This study was a retrospective analysis of indirect data collected via APEX examining haematology parameters for the different trimesters of pregnancy in the South of Ireland. A total of 601 pregnancies from March 2022 to March 2023 were investigated. Of these, 406 were from Cork University Maternity Hospital (CUMH), 94 from University Hospital Kerry (UHK), and 101 from University Hospital Limerick (UHL). A transfusion study consisting of 63 post-partum haemorrhage patients was conducted to determine the threshold haemoglobin for blood transfusion.
Different data collection methods such as APEX, Cognos and Millennium were used, along with several statistical tests for normality and reference range development. Haematology parameters included: haemoglobin, neutrophils, platelets, ferritin and B12.
This study found that the platelet reference ranges for this population in the South of Ireland were lower than those of the currently used reference ranges. The ferritin in this population is significantly low, with 85% of pregnancies being iron deficient in the third trimester. A transfusion rate of 4.6% was developed, higher than quoted rates in similar populations.
”The Challenges Associated with Providing a Haemoglobinopathy Service in a Large Tertiary Hospital’‘
Kate Murphy TUDublin/St James/ IBTS
Kate is a 2023 graduate from the BSc in Medical Science from TU Dublin and is currently working as a Medical Scientist in the Blood Transfusion laboratory in St. James’s Hospital. Kate specialised in Transfusion Science and Medical Microbiology in final year. She was delighted to complete her final year thesis in the Blood Transfusion and Haemovigilance department in St. James’s. My thesis focused on the growth of the National Adult Haemoglobinopathy Service which is housed in St. James’s Hospital.
Sickle Cell Disease (SCD) and Thalassaemia are both genetically inherited haemoglobin disorders commonly referred to as haemoglobinopathies. SCD is one of the most prominent inherited genetic disorders worldwide. Patients with severe manifestations of these disorders may require lifelong red cell transfusions to prevent and treat complications such as stroke, acute chest syndrome and anaemia. The number of patients with a haemoglobinopathy in Ireland has increased rapidly over the last number of years. The National Adult Haemoglobinopathy Service was established in St. James’s Hospital (SJH) in 2016.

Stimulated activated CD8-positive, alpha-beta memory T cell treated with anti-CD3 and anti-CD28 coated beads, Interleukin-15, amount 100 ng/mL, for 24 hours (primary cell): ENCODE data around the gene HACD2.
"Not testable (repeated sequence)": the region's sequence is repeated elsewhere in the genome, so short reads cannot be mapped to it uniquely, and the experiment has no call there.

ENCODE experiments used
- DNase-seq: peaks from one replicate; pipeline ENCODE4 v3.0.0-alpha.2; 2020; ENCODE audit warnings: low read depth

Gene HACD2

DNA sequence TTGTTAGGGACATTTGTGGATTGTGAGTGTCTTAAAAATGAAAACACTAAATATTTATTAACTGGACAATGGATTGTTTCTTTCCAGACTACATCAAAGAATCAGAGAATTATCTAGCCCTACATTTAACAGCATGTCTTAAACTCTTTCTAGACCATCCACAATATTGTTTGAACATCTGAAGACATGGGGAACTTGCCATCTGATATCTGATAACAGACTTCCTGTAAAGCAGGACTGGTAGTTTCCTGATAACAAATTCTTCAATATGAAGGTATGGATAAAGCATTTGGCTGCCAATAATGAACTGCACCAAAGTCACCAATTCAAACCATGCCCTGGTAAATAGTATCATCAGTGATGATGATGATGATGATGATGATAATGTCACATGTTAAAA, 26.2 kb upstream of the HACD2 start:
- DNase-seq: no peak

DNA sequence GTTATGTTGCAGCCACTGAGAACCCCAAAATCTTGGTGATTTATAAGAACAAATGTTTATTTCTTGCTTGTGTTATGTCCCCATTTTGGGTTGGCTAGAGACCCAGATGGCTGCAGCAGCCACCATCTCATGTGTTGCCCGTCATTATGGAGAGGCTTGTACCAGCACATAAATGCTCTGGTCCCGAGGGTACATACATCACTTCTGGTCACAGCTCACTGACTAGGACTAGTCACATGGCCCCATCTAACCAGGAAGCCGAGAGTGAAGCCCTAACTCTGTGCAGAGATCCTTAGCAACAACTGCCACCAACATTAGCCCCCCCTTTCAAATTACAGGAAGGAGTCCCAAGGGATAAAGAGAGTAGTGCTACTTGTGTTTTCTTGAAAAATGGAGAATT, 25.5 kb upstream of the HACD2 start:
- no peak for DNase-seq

This project aimed to determine the impact the introduction of the Haemoglobinopathy Service to SJH has had on levels of red cell usage in the hospital. This was achieved by completing a retrospective audit of red cell usage in SJH over an eight year period (January 2015 – December 2022). To highlight challenges faced by the lab and national blood centre in providing suitable blood for this patient cohort, data on the red cell antigen genotype/phenotype of haemoglobinopathy patients who received ≥1 red cell transfusion during the audit period was also collected using the Laboratory Information System (LIS) and Electronic Patient Record (EPR).
Analysis of the data collected showed that the haemoglobinopathy service’s level of red cell usage increased from 172 units in 2015 to 3608 units in 2022. The number of patients transfused by the haemoglobinopathy service increased five fold over the eight year audit period. Inherent differences were observed in red cell antigen expression between the Irish donor population and the haemoglobinopathy patients.